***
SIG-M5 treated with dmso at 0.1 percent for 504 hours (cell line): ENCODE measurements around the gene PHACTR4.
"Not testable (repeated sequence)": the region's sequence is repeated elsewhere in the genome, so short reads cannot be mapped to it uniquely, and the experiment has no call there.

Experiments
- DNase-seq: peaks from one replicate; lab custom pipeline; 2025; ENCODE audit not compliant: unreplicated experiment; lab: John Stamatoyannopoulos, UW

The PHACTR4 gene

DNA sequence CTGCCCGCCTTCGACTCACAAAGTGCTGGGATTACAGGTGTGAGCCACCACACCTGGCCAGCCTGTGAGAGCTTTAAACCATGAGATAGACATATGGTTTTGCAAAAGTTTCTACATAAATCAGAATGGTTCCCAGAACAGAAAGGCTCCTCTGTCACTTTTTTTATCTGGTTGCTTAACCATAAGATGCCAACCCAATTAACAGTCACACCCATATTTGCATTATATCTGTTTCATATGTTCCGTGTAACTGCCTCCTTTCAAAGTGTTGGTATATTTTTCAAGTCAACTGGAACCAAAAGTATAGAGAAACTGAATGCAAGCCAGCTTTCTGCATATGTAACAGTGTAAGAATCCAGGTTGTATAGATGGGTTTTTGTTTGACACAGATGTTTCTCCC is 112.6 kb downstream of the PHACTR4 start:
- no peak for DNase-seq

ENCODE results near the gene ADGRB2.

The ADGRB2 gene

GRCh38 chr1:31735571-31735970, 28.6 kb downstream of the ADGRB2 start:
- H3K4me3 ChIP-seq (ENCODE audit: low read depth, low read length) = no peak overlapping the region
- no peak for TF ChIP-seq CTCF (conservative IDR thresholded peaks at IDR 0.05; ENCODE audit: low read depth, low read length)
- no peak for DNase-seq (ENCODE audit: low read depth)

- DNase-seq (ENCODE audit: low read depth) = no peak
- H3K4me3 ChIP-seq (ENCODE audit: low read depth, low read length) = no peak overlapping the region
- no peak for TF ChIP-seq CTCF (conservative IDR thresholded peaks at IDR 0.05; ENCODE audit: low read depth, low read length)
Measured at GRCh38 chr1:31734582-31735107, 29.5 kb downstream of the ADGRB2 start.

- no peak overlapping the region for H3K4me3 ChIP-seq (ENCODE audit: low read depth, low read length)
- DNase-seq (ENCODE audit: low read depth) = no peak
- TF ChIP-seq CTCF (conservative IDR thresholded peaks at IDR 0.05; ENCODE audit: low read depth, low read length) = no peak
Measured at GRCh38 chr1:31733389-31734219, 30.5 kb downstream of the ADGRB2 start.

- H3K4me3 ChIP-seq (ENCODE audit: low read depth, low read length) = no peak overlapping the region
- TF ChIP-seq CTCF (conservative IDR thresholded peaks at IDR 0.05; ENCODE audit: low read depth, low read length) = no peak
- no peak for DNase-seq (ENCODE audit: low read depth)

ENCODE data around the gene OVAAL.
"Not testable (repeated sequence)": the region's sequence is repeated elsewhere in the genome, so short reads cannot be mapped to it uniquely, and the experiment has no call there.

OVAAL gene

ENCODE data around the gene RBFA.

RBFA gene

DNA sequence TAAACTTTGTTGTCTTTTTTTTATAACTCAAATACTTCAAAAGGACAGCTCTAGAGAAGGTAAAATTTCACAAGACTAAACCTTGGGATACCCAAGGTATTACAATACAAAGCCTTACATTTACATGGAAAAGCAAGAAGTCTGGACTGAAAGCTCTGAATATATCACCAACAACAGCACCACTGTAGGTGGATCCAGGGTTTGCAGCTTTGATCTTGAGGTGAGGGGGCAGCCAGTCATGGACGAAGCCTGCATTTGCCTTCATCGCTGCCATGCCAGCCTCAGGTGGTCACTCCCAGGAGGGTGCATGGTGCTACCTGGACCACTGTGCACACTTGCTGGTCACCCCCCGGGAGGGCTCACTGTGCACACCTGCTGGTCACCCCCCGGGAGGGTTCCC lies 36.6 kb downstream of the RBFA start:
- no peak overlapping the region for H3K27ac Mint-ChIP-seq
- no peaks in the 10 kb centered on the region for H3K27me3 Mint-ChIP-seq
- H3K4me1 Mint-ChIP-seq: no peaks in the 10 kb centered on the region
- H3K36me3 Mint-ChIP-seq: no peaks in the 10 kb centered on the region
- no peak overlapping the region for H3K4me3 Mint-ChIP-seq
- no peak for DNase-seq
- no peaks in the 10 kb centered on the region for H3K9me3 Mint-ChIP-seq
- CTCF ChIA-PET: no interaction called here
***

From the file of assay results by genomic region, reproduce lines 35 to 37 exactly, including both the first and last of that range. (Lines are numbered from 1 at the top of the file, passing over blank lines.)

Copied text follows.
- no peak overlapping the region for H3K4me3 Mint-ChIP-seq
- no peak for DNase-seq
- no peaks in the 10 kb centered on the region for H3K9me3 Mint-ChIP-seq